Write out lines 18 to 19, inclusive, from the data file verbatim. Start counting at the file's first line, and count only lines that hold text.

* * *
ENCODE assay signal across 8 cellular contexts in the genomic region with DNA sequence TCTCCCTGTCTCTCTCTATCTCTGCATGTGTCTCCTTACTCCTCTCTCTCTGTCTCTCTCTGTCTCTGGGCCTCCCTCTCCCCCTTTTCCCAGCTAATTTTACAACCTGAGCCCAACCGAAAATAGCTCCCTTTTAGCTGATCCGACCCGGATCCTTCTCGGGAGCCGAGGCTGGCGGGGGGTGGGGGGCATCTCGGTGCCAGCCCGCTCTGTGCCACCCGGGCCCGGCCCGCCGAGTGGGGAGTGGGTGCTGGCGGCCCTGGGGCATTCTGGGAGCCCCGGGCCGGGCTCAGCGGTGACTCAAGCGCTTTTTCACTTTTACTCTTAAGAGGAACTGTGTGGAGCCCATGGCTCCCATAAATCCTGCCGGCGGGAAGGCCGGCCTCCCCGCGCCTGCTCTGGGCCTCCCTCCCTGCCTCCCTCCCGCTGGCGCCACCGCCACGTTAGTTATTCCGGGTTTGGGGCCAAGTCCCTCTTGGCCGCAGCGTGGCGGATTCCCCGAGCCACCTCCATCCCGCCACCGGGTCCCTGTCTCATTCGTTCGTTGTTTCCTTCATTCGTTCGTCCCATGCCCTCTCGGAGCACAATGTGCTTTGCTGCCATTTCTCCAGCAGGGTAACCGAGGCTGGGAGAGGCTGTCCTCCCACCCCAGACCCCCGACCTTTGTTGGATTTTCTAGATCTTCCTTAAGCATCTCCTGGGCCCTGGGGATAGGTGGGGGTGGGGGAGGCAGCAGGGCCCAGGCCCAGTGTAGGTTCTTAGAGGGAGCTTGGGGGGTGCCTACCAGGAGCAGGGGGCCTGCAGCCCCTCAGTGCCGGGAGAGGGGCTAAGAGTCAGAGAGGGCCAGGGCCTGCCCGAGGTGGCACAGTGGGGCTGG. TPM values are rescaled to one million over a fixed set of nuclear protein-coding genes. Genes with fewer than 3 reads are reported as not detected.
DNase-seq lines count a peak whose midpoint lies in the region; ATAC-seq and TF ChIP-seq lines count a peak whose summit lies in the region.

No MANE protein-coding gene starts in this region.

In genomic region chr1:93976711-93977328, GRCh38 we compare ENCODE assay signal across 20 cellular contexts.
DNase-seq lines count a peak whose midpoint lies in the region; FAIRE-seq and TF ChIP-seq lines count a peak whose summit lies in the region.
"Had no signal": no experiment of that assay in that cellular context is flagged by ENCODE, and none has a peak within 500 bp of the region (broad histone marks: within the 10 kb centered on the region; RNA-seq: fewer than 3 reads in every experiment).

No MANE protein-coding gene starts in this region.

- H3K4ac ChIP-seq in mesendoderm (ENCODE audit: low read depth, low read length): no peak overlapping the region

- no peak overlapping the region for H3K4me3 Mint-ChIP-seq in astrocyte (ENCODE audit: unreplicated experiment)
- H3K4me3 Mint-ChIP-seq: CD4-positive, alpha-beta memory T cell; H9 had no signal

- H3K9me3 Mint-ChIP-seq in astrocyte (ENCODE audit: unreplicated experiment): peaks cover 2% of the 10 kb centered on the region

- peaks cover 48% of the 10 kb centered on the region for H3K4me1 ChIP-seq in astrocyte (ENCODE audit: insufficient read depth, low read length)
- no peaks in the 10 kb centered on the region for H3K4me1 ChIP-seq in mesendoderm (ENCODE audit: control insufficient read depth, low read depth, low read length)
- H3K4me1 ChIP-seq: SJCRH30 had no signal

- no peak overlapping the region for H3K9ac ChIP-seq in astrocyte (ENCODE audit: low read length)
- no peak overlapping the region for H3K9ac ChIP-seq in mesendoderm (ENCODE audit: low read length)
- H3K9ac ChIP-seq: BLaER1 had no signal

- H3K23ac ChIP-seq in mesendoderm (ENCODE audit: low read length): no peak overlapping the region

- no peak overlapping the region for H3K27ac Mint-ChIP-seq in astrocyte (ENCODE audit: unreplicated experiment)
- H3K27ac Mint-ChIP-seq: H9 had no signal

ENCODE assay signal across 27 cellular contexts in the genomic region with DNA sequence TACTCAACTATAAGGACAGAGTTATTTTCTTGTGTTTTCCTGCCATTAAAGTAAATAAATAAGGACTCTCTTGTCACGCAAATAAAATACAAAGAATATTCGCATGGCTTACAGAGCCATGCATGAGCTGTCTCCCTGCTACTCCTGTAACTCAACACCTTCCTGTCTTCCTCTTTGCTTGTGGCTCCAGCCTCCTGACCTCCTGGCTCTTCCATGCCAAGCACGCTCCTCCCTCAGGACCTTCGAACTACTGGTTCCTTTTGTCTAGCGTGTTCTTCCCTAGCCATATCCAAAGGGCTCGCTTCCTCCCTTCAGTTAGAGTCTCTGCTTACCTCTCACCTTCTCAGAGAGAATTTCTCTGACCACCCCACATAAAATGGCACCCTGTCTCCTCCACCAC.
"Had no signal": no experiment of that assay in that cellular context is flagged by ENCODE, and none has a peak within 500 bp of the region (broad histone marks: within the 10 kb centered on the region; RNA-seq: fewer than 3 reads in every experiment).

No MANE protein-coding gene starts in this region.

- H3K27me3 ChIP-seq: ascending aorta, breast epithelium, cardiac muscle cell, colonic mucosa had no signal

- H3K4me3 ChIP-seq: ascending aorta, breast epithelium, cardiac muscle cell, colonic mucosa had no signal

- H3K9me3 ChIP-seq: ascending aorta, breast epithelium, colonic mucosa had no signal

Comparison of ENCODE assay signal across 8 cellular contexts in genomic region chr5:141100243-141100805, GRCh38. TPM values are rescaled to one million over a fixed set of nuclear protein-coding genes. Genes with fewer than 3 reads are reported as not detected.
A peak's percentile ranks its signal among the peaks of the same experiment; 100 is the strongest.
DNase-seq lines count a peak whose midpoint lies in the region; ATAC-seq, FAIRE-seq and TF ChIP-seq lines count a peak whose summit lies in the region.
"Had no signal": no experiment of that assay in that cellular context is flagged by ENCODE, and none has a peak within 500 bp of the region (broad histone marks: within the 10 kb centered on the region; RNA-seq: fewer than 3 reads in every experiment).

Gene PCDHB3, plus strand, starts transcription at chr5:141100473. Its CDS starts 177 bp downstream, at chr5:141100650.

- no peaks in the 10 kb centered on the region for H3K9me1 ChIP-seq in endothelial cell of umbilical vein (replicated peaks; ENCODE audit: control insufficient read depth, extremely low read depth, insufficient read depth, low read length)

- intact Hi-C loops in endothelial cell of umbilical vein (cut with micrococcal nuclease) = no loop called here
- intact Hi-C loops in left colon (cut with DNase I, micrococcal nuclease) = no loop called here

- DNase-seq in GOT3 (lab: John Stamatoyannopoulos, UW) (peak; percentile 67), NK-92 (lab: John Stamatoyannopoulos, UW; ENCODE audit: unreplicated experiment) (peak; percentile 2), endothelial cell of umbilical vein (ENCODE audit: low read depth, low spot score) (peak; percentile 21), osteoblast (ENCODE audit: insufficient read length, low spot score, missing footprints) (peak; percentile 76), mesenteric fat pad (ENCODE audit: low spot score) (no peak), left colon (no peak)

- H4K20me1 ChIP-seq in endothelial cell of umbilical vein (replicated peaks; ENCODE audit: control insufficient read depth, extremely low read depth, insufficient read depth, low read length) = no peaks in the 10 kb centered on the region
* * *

- H3K23ac ChIP-seq in mesendoderm (ENCODE audit: low read length): no peak overlapping the region

- no peak overlapping the region for H3K27ac Mint-ChIP-seq in astrocyte (ENCODE audit: unreplicated experiment)